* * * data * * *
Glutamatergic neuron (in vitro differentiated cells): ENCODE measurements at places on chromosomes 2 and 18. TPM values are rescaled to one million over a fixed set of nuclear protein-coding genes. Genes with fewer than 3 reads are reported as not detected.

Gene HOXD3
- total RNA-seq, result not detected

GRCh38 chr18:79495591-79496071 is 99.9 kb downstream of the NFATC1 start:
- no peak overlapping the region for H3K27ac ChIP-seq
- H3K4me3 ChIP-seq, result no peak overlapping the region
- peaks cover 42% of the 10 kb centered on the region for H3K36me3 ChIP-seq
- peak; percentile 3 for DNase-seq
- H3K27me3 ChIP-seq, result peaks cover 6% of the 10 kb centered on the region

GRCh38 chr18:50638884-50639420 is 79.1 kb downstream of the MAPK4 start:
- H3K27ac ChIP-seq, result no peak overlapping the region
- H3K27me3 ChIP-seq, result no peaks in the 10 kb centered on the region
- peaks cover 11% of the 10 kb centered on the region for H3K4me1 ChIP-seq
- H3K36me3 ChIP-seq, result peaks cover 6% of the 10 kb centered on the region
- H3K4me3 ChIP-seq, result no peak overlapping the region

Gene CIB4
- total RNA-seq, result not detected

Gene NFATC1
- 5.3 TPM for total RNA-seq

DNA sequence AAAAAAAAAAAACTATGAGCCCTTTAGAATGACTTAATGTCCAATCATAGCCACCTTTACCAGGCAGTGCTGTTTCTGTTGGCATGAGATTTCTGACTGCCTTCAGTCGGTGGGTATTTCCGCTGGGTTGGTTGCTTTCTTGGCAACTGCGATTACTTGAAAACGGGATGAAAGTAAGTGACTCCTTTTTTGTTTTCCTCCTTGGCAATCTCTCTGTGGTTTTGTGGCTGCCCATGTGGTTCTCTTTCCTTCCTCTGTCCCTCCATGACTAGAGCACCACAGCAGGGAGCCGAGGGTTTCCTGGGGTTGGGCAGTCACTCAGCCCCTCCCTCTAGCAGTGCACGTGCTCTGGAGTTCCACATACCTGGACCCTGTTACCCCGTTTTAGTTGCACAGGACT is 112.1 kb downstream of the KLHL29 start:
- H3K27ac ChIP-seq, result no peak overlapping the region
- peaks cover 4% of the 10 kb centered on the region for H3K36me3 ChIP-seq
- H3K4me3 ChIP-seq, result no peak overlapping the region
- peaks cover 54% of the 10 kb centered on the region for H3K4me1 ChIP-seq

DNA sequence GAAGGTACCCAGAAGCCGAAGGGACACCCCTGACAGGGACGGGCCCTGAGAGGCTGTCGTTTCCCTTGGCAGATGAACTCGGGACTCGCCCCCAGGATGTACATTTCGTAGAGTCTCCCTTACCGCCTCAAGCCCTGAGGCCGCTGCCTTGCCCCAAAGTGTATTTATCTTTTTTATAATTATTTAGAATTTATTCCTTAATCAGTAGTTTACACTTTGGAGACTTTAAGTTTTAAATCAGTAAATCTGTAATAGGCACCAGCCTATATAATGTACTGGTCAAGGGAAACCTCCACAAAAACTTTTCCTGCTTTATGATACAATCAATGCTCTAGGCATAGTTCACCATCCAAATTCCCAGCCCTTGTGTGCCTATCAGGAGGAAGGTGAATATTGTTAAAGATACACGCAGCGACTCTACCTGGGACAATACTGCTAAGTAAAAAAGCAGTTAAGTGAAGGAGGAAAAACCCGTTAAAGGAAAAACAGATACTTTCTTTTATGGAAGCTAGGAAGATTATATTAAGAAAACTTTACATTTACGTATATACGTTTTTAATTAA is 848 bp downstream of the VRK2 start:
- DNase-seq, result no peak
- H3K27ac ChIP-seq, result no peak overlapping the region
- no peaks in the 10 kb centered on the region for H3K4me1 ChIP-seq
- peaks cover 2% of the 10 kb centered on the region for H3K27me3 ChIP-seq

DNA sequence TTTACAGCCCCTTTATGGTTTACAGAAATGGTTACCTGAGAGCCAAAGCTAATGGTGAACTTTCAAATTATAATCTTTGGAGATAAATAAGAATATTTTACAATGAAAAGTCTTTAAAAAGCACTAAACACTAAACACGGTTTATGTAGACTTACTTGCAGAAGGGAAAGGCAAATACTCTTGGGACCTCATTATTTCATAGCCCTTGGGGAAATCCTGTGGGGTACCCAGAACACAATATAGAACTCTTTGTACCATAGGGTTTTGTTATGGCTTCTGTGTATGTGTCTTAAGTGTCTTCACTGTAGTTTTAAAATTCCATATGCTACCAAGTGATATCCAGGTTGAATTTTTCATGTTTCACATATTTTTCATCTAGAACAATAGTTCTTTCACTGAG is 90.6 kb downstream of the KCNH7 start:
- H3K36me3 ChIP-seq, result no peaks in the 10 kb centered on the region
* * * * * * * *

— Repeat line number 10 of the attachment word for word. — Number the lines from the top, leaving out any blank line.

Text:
GRCh38 chr18:50638884-50639420 is 79.1 kb downstream of the MAPK4 start: